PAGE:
There are times in all our lives where learning to be quiet can be quite powerful. If you don’t believe me, take a look at the people who are the quietest. What do you think goes on in their minds? For some, they are feeling invisible. They hear everything. They watch everyone around them and absorb information like sponges. Others may be bullied to the point where if they speak up, the bullying will get worse. I remember watching a movie years ago called “What Women Want” with Helen Hunt and Mel Gibson. In the movie, there was a woman who was contemplating suicide and Mel Gibson’s character heard her thoughts and was able to prevent the tragedy from occuring. Many people are not this fortunate.
I know several people who are too quiet for their own good. They have been victimized more times than I care to count but they choose to be quiet. One of them explained why she remains quiet. She informed me that she is watching and learning so that she knows what is going on around her. If she speaks up, she loses the ability for the element of surprise. In her case, she’s planning on exposing bullying in the workplace. Others have their reason to keep quiet but I found in speaking with several folks that it’s fear that keeps them from voicing concerns.
Being quiet can translate into the ability to “listen”. As I have learned many times in my life, listening is a skill that can sometimes be difficult. I’ve found for a few folks that the quieter they are, the more they have been able to truly listen to their surroundings. Our working world has changed drastically over the last twenty five years. We now have more freelancers, bloggers, artists, remote workers, and an influx of millenials ready to take over the world. That’s not necessarily a bad thing, but it does mean that a lot of folks who are not in their age bracket, have had to adapt to the changes that are being brought forth. There’s always been resistance to change. Listening can be one of the most resourceful and powerful tools for leadership. You don’t have to be in a leadership role to execute listening abilities. It can truly make or break a situation, a company, or relations between customers, staff, and executive management.
Being quiet can also equate to appearing open minded about projects. While I don’t necessarily like it when I get projects that I don’t really want to do, I’ve found that when I don’t grumble about them, I tend to get further. It’s amazing how when we don’t necessarily voice complaints over doing work, we tend to get more accomplished. A lot of people spend more time complaining about the work than doing it. When you focus on a task, then you can get the projects accomplished and hopefully receive projects that are more fun in the future. Impressions count. Little things that we all tend to do at times are noticed.
Being quiet can also allow you to be present. Look, there isn’t a single one of us on this earth that is immortal. Letting someone know that you are there for them and vice versa can be the greatest gift ever given. We never know what is going on in someone else’s life. We do know that it’s the little things like just being there for that person that can make all the difference in the world. People need to feel valued. They don’t need to feel judged. There’s enough people in the world to make up for that skill. Not to mention that if you are at work and are present with the people you work with, you can make work much more bearable for someone or even yourself who is struggling. Being present doesn’t mean looking at your cell phone every second. I’m horrible about this. I do a lot with social media and I’m constantly reviewing the analytics and people don’t think I’m listening. In truth, sometimes I tune them out so I’m taking my own advice. I can dish it out because I’m just as guilty. At least I can admit my faults.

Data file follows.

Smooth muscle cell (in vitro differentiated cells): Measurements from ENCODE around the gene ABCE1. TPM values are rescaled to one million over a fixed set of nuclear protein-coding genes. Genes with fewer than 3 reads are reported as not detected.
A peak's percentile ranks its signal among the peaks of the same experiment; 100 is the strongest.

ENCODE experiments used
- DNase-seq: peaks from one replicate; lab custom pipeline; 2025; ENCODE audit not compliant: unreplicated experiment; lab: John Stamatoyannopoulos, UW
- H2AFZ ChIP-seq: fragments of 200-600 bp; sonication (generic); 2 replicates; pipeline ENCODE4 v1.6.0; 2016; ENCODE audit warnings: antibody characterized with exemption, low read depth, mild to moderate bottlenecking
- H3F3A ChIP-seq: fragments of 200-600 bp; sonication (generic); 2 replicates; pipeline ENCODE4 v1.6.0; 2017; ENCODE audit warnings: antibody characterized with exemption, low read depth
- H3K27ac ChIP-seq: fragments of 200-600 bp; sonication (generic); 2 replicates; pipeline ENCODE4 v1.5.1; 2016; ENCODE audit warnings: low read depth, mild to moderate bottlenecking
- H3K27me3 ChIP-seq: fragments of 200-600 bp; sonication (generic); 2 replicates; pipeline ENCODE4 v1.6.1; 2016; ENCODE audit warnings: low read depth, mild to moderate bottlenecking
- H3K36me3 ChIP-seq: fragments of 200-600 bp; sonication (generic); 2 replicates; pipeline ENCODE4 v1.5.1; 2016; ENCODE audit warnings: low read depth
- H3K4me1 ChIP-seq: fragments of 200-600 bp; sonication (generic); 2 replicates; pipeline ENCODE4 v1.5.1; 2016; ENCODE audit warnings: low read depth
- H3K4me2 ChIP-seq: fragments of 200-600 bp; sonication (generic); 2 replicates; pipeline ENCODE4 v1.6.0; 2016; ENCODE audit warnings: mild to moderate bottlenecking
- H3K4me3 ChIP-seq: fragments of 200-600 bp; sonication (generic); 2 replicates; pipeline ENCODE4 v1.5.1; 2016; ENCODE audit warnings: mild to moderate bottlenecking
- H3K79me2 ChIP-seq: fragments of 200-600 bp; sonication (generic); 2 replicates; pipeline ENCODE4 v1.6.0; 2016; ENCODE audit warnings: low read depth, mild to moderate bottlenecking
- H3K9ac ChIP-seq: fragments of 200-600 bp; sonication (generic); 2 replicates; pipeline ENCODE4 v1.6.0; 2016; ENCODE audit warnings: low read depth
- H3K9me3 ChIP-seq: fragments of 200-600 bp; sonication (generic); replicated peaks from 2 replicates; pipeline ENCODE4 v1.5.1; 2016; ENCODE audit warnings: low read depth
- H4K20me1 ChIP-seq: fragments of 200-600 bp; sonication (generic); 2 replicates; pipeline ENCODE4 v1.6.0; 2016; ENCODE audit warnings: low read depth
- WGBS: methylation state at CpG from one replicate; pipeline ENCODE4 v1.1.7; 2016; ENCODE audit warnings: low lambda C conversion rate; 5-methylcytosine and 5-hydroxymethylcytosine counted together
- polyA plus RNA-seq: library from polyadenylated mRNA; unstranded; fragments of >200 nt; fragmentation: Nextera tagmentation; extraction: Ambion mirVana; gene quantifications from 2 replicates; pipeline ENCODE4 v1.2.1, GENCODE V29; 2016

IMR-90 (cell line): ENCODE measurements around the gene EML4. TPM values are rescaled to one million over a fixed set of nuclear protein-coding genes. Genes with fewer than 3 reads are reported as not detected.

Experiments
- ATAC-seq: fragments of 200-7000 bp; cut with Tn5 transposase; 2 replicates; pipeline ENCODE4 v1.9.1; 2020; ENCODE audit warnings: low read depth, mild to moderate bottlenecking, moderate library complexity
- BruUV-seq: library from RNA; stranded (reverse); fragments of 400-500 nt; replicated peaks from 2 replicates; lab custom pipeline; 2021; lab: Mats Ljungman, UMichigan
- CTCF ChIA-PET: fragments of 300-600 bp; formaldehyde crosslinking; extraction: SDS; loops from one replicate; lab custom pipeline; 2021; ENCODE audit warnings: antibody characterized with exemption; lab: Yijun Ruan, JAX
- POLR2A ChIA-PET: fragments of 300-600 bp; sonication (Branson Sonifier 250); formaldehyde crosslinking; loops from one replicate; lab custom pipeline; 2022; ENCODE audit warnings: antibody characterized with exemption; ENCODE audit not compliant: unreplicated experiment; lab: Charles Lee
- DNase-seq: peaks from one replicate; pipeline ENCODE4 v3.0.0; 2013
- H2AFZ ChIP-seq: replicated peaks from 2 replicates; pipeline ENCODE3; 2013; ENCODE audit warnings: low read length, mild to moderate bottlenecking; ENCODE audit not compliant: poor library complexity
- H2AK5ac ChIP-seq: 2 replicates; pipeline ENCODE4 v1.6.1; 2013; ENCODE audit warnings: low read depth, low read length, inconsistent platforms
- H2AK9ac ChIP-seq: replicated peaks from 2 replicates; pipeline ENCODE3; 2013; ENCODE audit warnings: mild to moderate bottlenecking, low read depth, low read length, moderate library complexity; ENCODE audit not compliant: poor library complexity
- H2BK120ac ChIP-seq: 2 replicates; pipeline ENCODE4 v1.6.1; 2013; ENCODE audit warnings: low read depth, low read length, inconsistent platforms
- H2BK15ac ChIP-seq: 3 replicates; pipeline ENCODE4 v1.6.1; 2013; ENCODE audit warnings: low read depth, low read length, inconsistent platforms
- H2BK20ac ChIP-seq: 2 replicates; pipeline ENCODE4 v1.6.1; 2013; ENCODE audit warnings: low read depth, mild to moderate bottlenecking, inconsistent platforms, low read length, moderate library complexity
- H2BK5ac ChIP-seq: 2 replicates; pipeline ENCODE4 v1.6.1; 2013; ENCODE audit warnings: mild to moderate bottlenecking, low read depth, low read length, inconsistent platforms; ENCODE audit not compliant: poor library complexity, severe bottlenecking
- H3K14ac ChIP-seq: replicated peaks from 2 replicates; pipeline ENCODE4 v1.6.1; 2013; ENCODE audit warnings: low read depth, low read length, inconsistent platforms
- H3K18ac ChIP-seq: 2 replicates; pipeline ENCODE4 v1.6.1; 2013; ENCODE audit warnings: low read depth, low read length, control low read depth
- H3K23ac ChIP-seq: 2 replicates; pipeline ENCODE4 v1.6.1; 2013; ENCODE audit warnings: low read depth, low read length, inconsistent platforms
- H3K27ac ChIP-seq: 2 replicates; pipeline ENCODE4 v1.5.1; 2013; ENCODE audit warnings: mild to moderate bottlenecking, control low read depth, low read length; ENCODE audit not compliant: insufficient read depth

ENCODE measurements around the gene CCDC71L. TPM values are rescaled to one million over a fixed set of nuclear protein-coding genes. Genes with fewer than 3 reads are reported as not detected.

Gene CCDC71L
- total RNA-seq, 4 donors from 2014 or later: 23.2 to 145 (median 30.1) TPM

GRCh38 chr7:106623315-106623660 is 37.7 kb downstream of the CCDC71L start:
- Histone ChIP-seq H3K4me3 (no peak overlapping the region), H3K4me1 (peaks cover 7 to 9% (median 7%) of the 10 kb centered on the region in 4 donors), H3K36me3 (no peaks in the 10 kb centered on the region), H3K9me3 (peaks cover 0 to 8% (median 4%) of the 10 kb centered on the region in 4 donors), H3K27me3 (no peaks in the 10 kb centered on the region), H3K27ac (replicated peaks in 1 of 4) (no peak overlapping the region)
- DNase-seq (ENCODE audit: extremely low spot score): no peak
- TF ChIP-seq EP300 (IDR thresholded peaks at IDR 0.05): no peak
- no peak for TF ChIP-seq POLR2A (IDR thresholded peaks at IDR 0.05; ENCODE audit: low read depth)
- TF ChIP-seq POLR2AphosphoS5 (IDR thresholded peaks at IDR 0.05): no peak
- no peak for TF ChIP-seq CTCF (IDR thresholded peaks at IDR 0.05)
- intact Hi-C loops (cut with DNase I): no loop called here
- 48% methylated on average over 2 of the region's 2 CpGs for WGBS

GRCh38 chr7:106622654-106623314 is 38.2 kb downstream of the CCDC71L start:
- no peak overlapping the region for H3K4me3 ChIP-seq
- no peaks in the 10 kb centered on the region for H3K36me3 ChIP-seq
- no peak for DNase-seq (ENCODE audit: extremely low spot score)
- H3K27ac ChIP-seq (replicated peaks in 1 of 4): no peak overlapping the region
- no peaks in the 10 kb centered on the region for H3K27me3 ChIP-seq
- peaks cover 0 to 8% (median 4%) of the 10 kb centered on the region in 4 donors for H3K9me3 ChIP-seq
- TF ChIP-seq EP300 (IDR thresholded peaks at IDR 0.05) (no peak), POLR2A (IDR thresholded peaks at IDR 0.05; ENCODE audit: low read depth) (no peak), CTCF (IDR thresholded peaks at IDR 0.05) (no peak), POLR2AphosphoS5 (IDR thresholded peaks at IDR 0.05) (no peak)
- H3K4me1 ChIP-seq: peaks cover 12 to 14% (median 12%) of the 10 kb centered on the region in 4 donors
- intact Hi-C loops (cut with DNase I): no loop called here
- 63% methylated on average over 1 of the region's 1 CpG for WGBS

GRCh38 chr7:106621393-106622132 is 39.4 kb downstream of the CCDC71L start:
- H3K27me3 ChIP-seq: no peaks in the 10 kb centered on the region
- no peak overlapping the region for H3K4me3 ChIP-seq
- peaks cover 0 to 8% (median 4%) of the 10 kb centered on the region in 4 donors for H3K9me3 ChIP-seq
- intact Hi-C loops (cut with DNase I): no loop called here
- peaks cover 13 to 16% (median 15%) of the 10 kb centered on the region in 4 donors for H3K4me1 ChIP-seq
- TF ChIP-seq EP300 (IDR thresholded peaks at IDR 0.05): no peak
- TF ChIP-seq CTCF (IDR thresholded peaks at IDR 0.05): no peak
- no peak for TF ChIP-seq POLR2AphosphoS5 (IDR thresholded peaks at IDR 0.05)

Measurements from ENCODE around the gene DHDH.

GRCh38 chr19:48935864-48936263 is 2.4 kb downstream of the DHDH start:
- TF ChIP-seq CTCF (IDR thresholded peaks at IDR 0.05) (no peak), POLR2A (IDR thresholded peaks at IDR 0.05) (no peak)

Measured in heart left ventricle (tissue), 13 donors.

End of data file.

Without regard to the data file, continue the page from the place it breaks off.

When I say be quiet, I don’t mean shut your mouth all the time. Make sure that you are asking questions along the way. None of us know everything and knowledge really is power. I tend to hold a lot in sometimes and questions have never come easily for me. This is a skill that I am constantly working on. My shyness can often overtake to the point that others have asked why I didn’t ask questions. If you are like I am, questions may not come to you when you want them to. Start writing out questions before hand. It really helps. This is because there is an energy to silence. It allows all of us to make better, well informed decisions, and not rash and rushed ones. Better decisions allow for better money, time and organizational management. It really does pay off.
By asking questions, being present and just listening, you can start to open up worlds that didn’t exist before. It can be really difficult to not get upset with employers. I’ve been there one too many times and made so many mistakes that I’ve now begun to learn just how powerful being quiet can be. When we are quiet, we are the loudest. That’s because our being quiet allows us to see the world in ways that we never would have.
If you are already an exec who has mastered these steps, kudos to you. I guarantee you though that most of your assistants have a better understanding of what goes on in the office that you aren’t aware of. Assistants are powerful. They have learned to be the eyes and ears of the company. They should be one of the top contenders for many jobs but are often overlooked because they are considered to be like a “secretary”. It’s difficult to change perceptions. Yet, if you are able to listen to your surroundings, you might be able to hear things you never would have before. Don’t worry so much about grumbling. Just be present, stay quiet, and learn. There’s always times to make your voice heard. Choose your battles and lead by example. You never know. Doors may open for you that were closed before. Opportunities don’t always become available. Use them wisely.